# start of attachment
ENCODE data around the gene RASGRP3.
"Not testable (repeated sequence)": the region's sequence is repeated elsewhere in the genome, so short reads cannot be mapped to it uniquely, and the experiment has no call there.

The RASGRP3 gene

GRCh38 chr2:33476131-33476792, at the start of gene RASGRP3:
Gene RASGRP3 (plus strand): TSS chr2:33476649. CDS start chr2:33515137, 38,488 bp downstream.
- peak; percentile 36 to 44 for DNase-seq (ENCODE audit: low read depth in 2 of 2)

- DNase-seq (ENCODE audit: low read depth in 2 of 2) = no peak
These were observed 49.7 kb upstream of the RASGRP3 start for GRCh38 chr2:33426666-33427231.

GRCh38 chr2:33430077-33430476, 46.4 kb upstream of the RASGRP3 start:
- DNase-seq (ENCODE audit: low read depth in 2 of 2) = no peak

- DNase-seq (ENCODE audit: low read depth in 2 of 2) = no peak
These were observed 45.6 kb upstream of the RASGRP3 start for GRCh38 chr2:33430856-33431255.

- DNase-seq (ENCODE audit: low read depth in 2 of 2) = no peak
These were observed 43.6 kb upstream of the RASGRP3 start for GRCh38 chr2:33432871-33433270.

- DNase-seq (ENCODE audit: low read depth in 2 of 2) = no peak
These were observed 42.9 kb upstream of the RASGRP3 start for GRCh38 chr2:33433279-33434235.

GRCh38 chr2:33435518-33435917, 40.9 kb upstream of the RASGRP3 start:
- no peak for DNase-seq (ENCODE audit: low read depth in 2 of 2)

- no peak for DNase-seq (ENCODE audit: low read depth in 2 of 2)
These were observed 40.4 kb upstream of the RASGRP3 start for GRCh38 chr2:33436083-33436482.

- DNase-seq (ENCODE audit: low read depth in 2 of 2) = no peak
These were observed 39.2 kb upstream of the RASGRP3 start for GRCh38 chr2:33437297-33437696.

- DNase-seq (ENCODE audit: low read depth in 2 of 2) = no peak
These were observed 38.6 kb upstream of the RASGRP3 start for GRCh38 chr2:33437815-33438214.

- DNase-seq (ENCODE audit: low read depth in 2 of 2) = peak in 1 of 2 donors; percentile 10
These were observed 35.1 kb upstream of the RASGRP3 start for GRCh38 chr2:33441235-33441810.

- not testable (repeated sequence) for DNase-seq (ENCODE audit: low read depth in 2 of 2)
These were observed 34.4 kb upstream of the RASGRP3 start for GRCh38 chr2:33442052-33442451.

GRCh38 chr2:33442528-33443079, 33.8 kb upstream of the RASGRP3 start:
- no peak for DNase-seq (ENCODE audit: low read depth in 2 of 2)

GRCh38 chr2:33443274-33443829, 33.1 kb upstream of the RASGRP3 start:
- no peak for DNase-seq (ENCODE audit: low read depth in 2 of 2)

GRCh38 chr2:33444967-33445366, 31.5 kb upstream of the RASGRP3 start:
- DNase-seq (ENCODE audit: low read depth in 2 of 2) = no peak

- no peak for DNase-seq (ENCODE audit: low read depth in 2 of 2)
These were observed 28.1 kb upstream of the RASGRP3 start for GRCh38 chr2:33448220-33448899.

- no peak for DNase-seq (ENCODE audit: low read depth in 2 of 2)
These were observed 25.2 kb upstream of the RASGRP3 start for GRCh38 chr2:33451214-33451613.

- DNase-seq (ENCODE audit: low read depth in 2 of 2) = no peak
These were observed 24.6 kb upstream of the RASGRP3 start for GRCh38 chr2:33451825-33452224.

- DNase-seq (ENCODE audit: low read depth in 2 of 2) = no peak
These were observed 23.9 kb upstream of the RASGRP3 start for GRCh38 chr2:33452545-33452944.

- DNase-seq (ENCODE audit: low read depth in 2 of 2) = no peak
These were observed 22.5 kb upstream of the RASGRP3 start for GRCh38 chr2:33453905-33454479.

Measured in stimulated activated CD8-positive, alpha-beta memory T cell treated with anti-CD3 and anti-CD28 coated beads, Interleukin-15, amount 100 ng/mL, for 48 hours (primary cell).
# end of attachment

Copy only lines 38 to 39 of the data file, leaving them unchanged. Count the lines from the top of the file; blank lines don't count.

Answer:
These were observed 25.2 kb upstream of the RASGRP3 start for GRCh38 chr2:33451214-33451613.

- DNase-seq (ENCODE audit: low read depth in 2 of 2) = no peak